Real leaders should be good readers
How literature can deliver for PNG

Do politicians actually read books?

Phil Fitzpatrick
Phil Fitzpatrick - "Perhaps politicians see an educated and literate public as a danger"

PHIL FITZPATRICK

TUMBY BAY - When Keith Jackson and I were managing the Crocodile Prize in the years after 2011 when it was conceived, we debated whether it might be a good idea to seek the support of government.

On the one hand the funding government could inject into the prize would have been valuable. But on the other hand, the meddling, self-aggrandisement and corruption that might have come attached to that money was strong.

We determined that, if government was to supply financial support, it would need to have no strings attached.

In any event, with some minor exceptions that followed some large promises, the Papua New Guinea government showed a distinct lack of interest and our approaches turned out to be a waste of time.

Clearly PNG’s politicians did not place value on reading and literature. Why this should be so remains a mystery.

Do politicians actually read books? Who knows? At a guess I'd say few of them do.

Perhaps politicians see an educated and literate public as a danger. Maybe they are just plain dumb.

But they seem not to care, and that's a big hurdle to overcome when seeking their assistance for literature.

The question then becomes whether it is worth trying to get politicians interested.

Well, in those early days the Crocodile Prize found private funding, and the Australian High Commission was a good friend.

When they see something working well and popular with the public, most politicians will fall over themselves to jump on the bandwagon and take credit for any success.

And the Crocodile Prize did work really well for a while and a few politicians did jump on the cart. But they didn’t invest in it and, when things began to falter, they lost interest.

The current campaign with the writer's petition speaks of this same lack of interest on the part of politicians.

The problems that three visionary PNG writers are encountering in seeking to speak with the prime minister indicates that getting government support may be a lost cause.

Although Daniel Kumbon wrote yesterday in a comment to PNG Attitude:

"I notice that James Marape writes well, he shares his thoughts on Facebook just like Garry Juffa, Bryan Kramer, Sir Mekere and a few others.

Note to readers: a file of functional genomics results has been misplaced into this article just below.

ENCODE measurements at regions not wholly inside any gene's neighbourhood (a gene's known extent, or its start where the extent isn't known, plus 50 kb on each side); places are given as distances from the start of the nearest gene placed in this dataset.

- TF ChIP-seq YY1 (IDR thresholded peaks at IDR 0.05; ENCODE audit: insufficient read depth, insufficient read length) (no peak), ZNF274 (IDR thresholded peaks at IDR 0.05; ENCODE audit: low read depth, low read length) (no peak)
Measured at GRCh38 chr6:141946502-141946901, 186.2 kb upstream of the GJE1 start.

"I believe those people who write will also read other people's ideas, thoughts and experiences.

"Our request letter was read by James Marape and he has given us directions. Let's keep our fingers crossed that he will call us to his office."

I hope so too, and I hope my pessimism is wrong but, if I’m not, this is terribly sad and an indictment of the quality of politics in PNG.

That will leave the job back in the hands of PNG writers and readers themselves.

Professor Steven Winduo is right. There is no point in writing and publishing books if people don't read them.

This suggests the key to promoting writers and literature in PNG begins with building up a reading public. To do this the logical place to start is in the schools. In this sense Caroline Evari is well and truly on the right track.

In the small town where I live in country South Australia, we have a combined school and public library. The library is located on the school premises but is also available to the community.

It is linked to a very efficient and interconnected State run library system.

Adult readers are strong supporters of the library and carry out a lot of voluntary work. One of the things the volunteers do is coach school pupils who are having problems with their reading.

If I want to read a book that is not in the local library I can order it from the State library which will source it from one of the many libraries in South Australia and send it to me through the local library.

The key elements of success here seem to be the mix of adult and child services, strong support from the reading public and strong government support. And another thing: nobody steals books.

This proven system could be replicated at the provincial level in PNG. A well-resourced library in the provincial capital could supply and manage school libraries used by both students and adults.

With this in mind, if the current petition cannot get to Mr Marape, maybe the campaign should be re-directed towards provincial governors and those MPs, like Governor Gary Juffa and Bryan Kramer, who show an interest in communicating through their writing.

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Bernard Corden

The Australian federal minister for education moves his lips when reading a book.

Bernard Corden

"Men of power have no time to read, yet men who do not read are unfit for power" - Michael Foot

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